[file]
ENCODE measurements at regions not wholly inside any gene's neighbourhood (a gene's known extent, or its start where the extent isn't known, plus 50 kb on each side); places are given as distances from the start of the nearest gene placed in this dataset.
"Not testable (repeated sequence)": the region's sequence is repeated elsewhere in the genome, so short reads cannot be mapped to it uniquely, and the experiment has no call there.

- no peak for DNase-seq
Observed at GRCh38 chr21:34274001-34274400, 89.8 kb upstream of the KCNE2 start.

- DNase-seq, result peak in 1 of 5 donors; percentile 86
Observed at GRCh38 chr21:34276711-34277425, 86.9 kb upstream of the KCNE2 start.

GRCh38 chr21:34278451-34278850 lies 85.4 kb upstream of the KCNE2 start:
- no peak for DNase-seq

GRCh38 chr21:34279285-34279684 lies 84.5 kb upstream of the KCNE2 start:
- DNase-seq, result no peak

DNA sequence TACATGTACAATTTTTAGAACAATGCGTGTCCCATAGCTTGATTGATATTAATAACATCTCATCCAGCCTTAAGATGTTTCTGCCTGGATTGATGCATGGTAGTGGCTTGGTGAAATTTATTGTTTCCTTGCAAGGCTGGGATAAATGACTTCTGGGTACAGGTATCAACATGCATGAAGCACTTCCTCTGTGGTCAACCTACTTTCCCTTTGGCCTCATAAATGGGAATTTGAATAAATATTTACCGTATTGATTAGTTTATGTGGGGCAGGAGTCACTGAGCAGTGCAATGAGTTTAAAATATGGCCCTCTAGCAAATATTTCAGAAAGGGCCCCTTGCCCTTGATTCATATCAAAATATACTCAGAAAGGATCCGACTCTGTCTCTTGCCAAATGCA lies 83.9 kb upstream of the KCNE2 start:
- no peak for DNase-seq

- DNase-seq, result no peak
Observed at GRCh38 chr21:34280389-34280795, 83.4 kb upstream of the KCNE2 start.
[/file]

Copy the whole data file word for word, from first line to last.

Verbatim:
ENCODE measurements at regions not wholly inside any gene's neighbourhood (a gene's known extent, or its start where the extent isn't known, plus 50 kb on each side); places are given as distances from the start of the nearest gene placed in this dataset.
"Not testable (repeated sequence)": the region's sequence is repeated elsewhere in the genome, so short reads cannot be mapped to it uniquely, and the experiment has no call there.

- no peak for DNase-seq
Observed at GRCh38 chr21:34274001-34274400, 89.8 kb upstream of the KCNE2 start.

- DNase-seq, result peak in 1 of 5 donors; percentile 86
Observed at GRCh38 chr21:34276711-34277425, 86.9 kb upstream of the KCNE2 start.

GRCh38 chr21:34278451-34278850 lies 85.4 kb upstream of the KCNE2 start:
- no peak for DNase-seq

GRCh38 chr21:34279285-34279684 lies 84.5 kb upstream of the KCNE2 start:
- DNase-seq, result no peak

DNA sequence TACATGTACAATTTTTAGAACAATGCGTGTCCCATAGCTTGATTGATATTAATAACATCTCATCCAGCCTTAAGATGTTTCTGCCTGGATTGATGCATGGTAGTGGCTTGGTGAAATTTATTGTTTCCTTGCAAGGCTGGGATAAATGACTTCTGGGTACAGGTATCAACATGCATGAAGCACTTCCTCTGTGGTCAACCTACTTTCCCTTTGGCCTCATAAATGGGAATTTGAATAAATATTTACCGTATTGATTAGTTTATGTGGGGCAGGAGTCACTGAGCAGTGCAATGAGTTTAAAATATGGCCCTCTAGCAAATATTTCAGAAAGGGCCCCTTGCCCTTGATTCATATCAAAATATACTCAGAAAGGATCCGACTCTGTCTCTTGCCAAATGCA lies 83.9 kb upstream of the KCNE2 start:
- no peak for DNase-seq

- DNase-seq, result no peak
Observed at GRCh38 chr21:34280389-34280795, 83.4 kb upstream of the KCNE2 start.